Fordham students sue university over SJP ban

Ahmad Awad is amongst a group of students suing Fordham University over its refusal to allow the establishment of a human rights group. (Fordham SJP)

Students have sued Fordham University over the New York institution’s refusal to allow them to establish a chapter of Students for Justice in Palestine (SJP).

The lawsuit, filed in state court on Wednesday, alleges that the private Jesuit university violates its own free expression policies and is engaged in viewpoint discrimination.

Students say they were subjected to a year-long investigation when trying to start the SJP chapter. They were questioned repeatedly about their personal political views, affiliations with outside human rights and Jewish organizations and their opinions about the Palestinian-led boycott, divestment and sanctions (BDS) movement.

In December, a university official informed students seeking to start an SJP chapter that he had unilaterally decided to deny their request.

Dean of students Keith Eldredge’s ban overturned a November vote by the student government approving the formation of SJP.

Attorneys with Palestine Legal and the Center for Constitutional Rights are representing the students in their case against the university.

“If Fordham’s guarantee of freedom of inquiry means anything, it’s that students who want to advocate for Palestinian rights must be able to start an SJP club and host events, invite guest speakers, distribute flyers, and post materials just like any other group,” Maria LaHood, deputy legal director of the Center for Constitutional Rights, stated on Wednesday.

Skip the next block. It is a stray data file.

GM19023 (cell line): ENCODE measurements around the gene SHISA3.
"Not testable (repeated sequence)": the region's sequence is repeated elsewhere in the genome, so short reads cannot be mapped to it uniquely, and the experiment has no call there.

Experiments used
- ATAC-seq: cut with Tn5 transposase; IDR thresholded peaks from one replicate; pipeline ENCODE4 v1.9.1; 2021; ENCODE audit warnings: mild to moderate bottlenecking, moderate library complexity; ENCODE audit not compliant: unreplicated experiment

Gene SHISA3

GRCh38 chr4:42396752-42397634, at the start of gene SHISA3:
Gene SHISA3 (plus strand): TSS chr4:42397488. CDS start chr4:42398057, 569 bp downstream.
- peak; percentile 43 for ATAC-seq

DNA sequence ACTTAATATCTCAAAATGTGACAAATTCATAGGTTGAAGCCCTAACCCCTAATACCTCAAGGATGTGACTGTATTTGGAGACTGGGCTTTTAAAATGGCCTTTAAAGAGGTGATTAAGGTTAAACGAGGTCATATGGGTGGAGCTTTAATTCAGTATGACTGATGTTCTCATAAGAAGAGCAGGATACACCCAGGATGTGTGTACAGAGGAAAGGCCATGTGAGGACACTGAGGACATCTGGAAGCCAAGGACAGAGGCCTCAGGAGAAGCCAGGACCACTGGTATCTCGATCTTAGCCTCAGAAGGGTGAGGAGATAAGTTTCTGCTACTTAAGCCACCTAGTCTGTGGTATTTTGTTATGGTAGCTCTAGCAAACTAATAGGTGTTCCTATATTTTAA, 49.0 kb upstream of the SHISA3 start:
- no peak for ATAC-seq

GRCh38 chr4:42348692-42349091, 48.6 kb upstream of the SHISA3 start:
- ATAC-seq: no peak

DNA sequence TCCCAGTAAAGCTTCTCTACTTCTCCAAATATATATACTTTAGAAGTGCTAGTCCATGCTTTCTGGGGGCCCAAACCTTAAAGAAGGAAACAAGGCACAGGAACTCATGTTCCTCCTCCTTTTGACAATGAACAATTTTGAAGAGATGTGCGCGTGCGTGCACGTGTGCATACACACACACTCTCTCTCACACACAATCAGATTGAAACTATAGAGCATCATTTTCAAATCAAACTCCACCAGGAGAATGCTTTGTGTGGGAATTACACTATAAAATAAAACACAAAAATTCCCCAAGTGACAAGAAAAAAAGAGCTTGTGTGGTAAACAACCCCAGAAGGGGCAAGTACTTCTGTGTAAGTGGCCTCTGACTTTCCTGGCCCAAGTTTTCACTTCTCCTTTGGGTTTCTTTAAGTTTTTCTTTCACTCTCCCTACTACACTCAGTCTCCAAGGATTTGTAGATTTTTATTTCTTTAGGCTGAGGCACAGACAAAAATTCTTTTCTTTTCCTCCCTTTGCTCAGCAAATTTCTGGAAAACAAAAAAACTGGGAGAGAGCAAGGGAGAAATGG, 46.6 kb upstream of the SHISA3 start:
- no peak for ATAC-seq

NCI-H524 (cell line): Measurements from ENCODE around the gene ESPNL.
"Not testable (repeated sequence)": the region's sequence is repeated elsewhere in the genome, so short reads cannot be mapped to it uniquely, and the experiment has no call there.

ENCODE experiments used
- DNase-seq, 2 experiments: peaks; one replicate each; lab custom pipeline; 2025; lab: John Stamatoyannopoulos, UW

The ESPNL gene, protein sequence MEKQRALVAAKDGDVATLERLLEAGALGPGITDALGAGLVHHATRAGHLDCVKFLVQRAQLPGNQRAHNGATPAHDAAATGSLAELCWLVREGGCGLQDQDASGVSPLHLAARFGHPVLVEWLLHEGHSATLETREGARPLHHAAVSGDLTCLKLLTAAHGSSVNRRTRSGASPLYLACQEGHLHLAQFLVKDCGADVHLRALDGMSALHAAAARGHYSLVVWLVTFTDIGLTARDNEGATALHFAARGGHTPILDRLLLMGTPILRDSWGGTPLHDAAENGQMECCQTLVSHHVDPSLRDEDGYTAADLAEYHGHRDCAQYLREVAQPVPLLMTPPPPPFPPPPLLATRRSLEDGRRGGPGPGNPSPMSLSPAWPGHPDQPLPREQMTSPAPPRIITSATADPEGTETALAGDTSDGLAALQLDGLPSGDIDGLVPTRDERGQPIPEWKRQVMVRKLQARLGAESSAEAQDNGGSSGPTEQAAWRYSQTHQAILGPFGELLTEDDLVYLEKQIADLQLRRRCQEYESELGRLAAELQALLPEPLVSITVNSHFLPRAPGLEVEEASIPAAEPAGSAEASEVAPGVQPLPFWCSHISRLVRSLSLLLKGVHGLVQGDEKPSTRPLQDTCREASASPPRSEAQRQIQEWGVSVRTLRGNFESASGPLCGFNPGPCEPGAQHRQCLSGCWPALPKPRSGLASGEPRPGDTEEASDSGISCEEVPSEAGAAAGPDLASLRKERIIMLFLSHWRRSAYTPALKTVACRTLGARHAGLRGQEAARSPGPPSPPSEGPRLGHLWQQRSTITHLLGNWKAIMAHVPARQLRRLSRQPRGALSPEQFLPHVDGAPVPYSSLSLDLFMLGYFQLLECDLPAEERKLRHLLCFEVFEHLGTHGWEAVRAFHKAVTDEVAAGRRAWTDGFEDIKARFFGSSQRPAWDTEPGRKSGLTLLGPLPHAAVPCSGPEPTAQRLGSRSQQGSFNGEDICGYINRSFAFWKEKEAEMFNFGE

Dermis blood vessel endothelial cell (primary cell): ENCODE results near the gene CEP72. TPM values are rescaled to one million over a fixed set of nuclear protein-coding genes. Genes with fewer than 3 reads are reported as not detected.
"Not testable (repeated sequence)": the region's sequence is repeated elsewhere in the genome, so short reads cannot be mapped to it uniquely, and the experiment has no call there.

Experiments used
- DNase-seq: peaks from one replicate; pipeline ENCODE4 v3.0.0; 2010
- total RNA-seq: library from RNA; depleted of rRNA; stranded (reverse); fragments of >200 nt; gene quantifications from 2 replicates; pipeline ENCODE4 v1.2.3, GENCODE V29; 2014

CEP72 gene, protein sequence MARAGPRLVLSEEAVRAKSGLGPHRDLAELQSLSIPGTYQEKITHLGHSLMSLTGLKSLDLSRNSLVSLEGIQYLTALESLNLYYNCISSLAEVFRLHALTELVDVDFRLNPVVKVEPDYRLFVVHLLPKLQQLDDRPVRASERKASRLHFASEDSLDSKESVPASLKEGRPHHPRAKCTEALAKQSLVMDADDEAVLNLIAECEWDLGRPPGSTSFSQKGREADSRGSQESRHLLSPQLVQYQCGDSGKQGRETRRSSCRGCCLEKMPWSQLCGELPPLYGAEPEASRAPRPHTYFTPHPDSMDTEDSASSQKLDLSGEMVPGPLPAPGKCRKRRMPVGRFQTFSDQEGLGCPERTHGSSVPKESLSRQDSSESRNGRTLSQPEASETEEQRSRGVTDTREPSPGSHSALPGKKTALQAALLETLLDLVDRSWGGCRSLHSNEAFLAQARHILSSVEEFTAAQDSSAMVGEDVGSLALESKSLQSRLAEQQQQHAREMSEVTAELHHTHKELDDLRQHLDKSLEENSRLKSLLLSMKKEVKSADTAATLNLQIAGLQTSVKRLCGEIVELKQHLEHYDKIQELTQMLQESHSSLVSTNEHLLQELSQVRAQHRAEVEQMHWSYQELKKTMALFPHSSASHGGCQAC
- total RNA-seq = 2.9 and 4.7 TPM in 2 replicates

The legal groups warn that Fordham’s “treatment of SJP is part of a broader pattern of repression” against activists, particularly on US campuses.

“This is yet another example of the Palestine exception to free speech, where supporters of Palestinian freedom are singled out for differential treatment and censorship,” Palestine Legal’s Radhika Sainath told The Electronic Intifada.

Her group says that between 2014 and 2016, it has responded to 650 such incidents of suppression targeting Palestine advocacy, mostly on college campuses.


In January, students at Fordham held a rally demanding that the dean reverse his decision and lift the ban on SJP.

Instead, Eldredge charged senior student Sapphira Lurie, who co-organized the rally, with violating the university’s demonstration policy and summoned her to a closed-door meeting to determine her guilt and punishment.

Eldredge later sanctioned Lurie after she refused to attend the meeting because he would not allow her attorney or faculty advisor to accompany her. Attorneys with Palestine Legal are appealing the punishment.

Lurie is one of the four students suing Fordham.


Fordham claims in response to the lawsuit that the “behavior” of other SJP chapters and of National Students for Justice in Palestine, an umbrella organization, were a determining factor in banning the group.